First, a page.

Updated: June 3, 2015 6:01:14 am
The insulated audio recording room at Famous Studios, Mahalaxmi, Mumbai, reverberates with laughter. Funnyman Cyrus Broacha is his inimitable self, making wisecracks as he chats with co-host Chhavi Sachdev and restaurateur Nikhil Merchant. As they discuss the beef ban, the changing food culture in the city, and even recent headline-grabbing events such as the Kenyan lawyer who offered livestock to Barack Obama in exchange for his daughter’s hand, Broacha quips: “That was so honest, and sexist. I kept thinking, where’s PETA now?”
The trio is recording Cyrus Says, a bi-weekly podcast that offers an irreverent take on current affairs and guest-specific topics — in this episode, Merchant’s culinary journey. Presented by Internet-based talk radio station Indus Vox, Cyrus Says went live in March and has put up 13 episodes since, on subjects ranging from the Maggi controversy, BJP’s one-year anniversary, and Housing.com founder and CEO Rahul Yadav, among others. Broacha, who also hosts a news spoof show on TV, grew up listening to American radio personality Howard Stern’s bold shows in the ’80s. “Even on TV, you can’t be yourself beyond a point and podcasts allow you to talk more freely,” he says. Agrees Jose Covaco, who hosts Kaanmasti, toilet humour podcast, with Suresh Menon. “Radio too has guidelines. But Kaanmasti gives us the freedom to present uncensored entertainment,” says Covaco.
A blend of the words iPod and broadcast, “podcast” was first used in 2004 at the peak of the iPod and MP3 player boom in the West for news or entertainment audio shows that could be streamed or downloaded on computers or mobile devices. While easy access and advanced technology steadily spurred its spread in the West, podcasting in India remained a niche segment. When Abhishek Kumar and Aditya Mhatre began Indicast, India’s longest running podcast in 2005, they often had to explain what a podcast meant. “Aditya, who was in the US then, and I began recording discussions and opinions on big news events after office hours,” says Kumar. They were up on iTunes a month later and are today nearing one million downloads.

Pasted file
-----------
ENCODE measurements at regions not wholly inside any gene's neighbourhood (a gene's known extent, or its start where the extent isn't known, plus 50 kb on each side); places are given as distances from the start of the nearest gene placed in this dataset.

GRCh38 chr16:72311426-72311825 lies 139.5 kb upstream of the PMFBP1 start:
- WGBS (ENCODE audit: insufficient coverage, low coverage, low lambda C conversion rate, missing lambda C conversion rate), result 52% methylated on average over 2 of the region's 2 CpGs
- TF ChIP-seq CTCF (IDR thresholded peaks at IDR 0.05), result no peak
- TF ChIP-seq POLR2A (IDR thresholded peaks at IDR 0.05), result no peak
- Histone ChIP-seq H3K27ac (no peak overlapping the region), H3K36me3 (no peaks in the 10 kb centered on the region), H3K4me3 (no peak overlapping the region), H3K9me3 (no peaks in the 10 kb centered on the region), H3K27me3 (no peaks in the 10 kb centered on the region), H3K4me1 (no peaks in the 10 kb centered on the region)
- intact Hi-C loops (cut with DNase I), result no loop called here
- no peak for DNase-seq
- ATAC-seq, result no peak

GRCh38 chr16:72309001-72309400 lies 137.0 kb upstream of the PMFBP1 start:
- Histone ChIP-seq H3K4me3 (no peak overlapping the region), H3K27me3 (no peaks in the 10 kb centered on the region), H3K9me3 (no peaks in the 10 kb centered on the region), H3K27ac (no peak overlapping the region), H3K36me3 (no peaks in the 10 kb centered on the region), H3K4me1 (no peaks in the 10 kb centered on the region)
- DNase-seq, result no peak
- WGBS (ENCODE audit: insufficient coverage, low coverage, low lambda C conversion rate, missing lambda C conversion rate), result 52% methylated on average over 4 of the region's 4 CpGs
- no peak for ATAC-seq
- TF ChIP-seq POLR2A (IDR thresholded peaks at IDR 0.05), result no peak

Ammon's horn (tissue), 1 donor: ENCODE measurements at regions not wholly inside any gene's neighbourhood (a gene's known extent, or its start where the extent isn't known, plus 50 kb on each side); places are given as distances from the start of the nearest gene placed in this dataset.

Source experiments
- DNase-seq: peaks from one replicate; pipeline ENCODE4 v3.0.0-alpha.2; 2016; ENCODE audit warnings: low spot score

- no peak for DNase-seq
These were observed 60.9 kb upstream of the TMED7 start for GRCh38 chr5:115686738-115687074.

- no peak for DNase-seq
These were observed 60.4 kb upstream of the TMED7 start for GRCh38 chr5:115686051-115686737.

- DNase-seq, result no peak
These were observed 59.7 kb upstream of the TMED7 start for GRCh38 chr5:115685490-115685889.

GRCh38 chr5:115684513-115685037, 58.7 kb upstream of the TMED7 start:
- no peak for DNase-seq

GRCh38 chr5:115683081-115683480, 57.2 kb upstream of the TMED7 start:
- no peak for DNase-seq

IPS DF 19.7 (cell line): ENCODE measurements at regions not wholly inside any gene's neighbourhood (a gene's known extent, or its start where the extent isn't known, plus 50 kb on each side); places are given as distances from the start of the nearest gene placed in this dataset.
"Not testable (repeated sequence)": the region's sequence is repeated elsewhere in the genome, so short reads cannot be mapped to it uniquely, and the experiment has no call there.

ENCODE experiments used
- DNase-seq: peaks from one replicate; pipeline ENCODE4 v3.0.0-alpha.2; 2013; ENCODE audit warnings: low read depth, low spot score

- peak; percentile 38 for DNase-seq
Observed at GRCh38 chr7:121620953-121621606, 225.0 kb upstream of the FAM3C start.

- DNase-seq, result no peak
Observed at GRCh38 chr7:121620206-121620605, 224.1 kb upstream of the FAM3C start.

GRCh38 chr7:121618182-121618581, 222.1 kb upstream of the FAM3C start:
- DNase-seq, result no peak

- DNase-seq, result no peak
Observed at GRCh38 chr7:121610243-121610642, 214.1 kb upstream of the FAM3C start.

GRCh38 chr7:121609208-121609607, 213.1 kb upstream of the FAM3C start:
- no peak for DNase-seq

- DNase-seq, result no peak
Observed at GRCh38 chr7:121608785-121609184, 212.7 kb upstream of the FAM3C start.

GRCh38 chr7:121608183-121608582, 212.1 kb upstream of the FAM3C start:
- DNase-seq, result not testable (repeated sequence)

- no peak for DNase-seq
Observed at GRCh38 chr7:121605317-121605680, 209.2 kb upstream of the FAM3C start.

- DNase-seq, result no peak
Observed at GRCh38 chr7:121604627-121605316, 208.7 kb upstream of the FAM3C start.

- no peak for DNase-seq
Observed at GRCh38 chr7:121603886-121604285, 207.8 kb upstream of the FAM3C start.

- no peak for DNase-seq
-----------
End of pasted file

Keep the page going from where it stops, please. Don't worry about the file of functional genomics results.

The growing number of smartphones and users’ need to explore more quality content outside TV has increased the popularity of podcasts. “People here did not have a habit of listening to radio other than for music. But technology piqued their interest in exploring science, comedy, history and culture in newer formats. Since the podcast boom happened on the back of public radio, like in the case of BBC Radio 4, India held tremendous potential,” says Rajesh Tahil, co-founder of Audiomatic, a network of podcasts that began in April and has since attracted one lakh listeners. Amongst Audiomatic’s four shows are The Intersection, a narration of stories that fuse science with culture and history; The Real Food Podcast that traces the history behind India’s favourite foods; Ask Aakar Anything, a light-hearted Q&A with journalist Aakar Patel; and Our Last Week, a comedy show hosted by Anuvab Pal and Kunaal Roy Kapur.
A quick online search for Indian podcasts throws up several Cloud pages, such as Karma 101 and ChaiSuttaSkype, confirming their sudden traction. “To thrive, podcasts need to be crisp,” says Kumar. Podcasts’ success rides on quality content or personalities, as in the case of Cyrus Says or even Kaanmasti.
At its core, the charm of podcasting lies in storytelling. Before TV came to households, Indians were hooked to radio shows such as Hawa Mahal and Modi Ke Matwale Rahi. Today, podcasts aim to revive storytelling, using news or cultural themes as their base. “Audio content here has been very under served. One can listen to podcasts while commuting, doing chores or even while exercising,” says Amit Doshi, CEO of Indus Vox, that also hosts Tall Tales, India’s first storytelling podcast. Indus Vox plans to add news, business and music podcasts to its roster while Tahil says that even Audiomatic wants to expand his audience with shows in regional languages.
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